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Miami Hurricanes 2018 NFL Draft Profile: Guard Trevor Darling

After shining as a starting left tackle and guard for the Hurricanes, this former staple looks to make a home for himself as a pro.

247 Sports

The University of Miami has been referred to as NFLU for the better part of a decade. The moniker comes from the school being an active pipeline to the NFL. Of late, The U is known more for the skill position alums than their offensive line counterparts.

Looking to shift that conversation back to the offensive trenches, the Hurricanes have two offensive line prospects who hope to hear their names called in late April at the 2018 NFL Draft. One of those offensive line prospects is Trevor Darling.

A six-foot-four, 300 plus pound offensive guard, Darling played at Miami for four seasons. Over the course of his collegiate career, Darling served as the Hurricanes’ starting left tackle and later moved along the line to be the team’s starting left guard in his senior year. The former Miami Central High School product has been one of the more coachable players on Miami’s roster since enrolling in the program.

With the exception of playing center, Darling has experience at every position along the offensive line. Darling has been a key cog along Miami’s line for his entire collegiate tenure. At the NFL, he is better suited to be an offensive guard than a tackle against better pass rushers. Darling wll be a prospect that will need to work on his reach blocking, but under the right circumstances and in the right system, would pay off if selected in the 2018 NFL Draft.

Path to the Draft and Measurables

Height: 6’4

Weight: 300 pounds

Class: Senior

High School: Miami Central High School

Hometown: Miami Florida

Trevor Darling’s Senior Profile

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Pass Blocker (better at blocking horizontally)

Darling looks like a natural when squatting and kicking back toward the pocket. It’s not often that you’ll see him get beaten by a speed rush or allow a blitzer to come free through his gap responsibility.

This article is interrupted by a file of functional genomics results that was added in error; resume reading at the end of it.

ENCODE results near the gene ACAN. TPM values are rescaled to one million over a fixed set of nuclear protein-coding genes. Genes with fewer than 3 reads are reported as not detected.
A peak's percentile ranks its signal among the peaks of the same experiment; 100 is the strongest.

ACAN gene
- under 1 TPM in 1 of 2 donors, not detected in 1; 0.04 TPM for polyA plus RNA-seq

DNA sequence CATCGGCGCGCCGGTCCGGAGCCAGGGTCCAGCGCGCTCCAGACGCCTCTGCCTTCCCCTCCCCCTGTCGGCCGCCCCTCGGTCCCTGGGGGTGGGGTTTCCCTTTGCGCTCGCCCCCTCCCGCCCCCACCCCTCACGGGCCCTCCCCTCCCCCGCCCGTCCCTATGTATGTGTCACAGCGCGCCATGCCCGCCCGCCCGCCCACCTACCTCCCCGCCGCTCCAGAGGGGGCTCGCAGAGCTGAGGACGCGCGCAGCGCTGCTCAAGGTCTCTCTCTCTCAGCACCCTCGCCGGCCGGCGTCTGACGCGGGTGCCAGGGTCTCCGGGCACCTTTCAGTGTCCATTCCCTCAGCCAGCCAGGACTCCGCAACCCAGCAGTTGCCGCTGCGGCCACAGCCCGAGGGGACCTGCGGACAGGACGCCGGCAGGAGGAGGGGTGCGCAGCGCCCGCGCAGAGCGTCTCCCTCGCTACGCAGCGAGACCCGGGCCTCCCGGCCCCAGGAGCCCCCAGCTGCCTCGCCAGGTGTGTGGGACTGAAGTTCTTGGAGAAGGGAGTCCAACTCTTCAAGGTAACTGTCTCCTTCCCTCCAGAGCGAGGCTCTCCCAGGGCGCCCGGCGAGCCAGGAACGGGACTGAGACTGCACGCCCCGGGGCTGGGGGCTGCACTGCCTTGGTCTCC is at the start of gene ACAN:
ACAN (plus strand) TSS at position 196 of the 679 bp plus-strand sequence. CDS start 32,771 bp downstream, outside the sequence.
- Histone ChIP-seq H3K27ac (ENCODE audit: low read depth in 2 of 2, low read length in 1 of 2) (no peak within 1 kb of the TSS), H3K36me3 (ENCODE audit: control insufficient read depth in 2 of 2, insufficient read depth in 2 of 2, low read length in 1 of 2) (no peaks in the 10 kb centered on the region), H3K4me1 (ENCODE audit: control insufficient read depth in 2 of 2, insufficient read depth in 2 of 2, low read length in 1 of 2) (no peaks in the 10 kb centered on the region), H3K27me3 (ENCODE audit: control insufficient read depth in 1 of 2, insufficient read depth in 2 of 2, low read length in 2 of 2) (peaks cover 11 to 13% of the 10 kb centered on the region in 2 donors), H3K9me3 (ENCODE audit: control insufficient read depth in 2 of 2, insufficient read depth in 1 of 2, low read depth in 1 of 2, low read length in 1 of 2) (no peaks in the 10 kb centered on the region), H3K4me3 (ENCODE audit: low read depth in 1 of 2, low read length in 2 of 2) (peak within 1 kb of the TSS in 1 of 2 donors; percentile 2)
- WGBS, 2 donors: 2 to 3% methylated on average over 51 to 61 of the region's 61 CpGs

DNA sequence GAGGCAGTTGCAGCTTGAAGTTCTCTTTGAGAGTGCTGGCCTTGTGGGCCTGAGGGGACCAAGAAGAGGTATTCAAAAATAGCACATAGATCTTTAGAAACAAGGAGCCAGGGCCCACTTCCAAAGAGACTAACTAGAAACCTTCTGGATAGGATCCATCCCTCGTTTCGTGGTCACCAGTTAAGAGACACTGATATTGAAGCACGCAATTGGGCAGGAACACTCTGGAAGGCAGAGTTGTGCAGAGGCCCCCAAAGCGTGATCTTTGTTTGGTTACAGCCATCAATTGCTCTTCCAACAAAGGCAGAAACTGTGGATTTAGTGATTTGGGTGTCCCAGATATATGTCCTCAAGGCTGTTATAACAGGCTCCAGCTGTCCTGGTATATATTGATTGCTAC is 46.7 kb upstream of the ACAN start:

Assignment Sound

Watching film, you can see Darling move his head from the middle of the field to the edge of the offensive formation in search of a delayed blitz or stunt. One the best ways to not get beaten on a play is to have a line of vision on approaching threats, and Darling does this fairly well.

Tandem/Combo Blocker

Working well with others is usually a comment reserved for a grade schooler’s report card, but it also applies to offensive linemen. Darling closes and seals out pass rushers well when working along with another blocker, thereby reducing the area and making sure to lay hands on the threat pass rusher to prevent escape.

Hand Fighter

Wax on; wax off. While Darling will never be mistaken for the Karate Kid, he does make great use of his hands against pass rushers. He does a good job of countering pass-rushers who throw their hands into his body by batting them down and then engulfing them with a pancake or walking them off the line of scrimmage like that bouncer who threw you out of Club Liv that one time.


Will not Move Mountains

In college football, you can get away with giving a good enough push and creating a hole. In the NFL, where the competition is much better, winning your matchup is paramount. Darling gets a decent push, yet it is rare to see him just dominate the defenders enough to back them off the line of scrimmage. While he does defeat rushers with hand moves, he does not overwhelm anyone with power.

Best Fit: Cincinnati Bengals, Seattle Seahawks, Carolina Panthers, Baltimore Ravens

Draft Projection: Undrafted

Final Wave

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According to stats from Pro Football Focus, of Darling’s 463 pass blocking snaps, he allowed four sacks, five hits and five QB hurries in 2017 for a total pressures allowed of 14, with a pass-blocking efficiency grade of 97.5 that places him among the middle of the pack in the category among guards in the draft. Analytically, Darling illustrates promise at the next level. Questions remains as to what system would best suit his skill set in the pros. Whether he makes a living in a zone-blocking scheme or will be able to impose his will in a downhill man-blocking scheme. Having been a fixture on the Hurricanes offensive line for the better part of three seasons, the Miami born prospect should be a priority free agent signing that will look to make his case to be a pro in a training camp towards the end of fall.

Good luck, Trevor!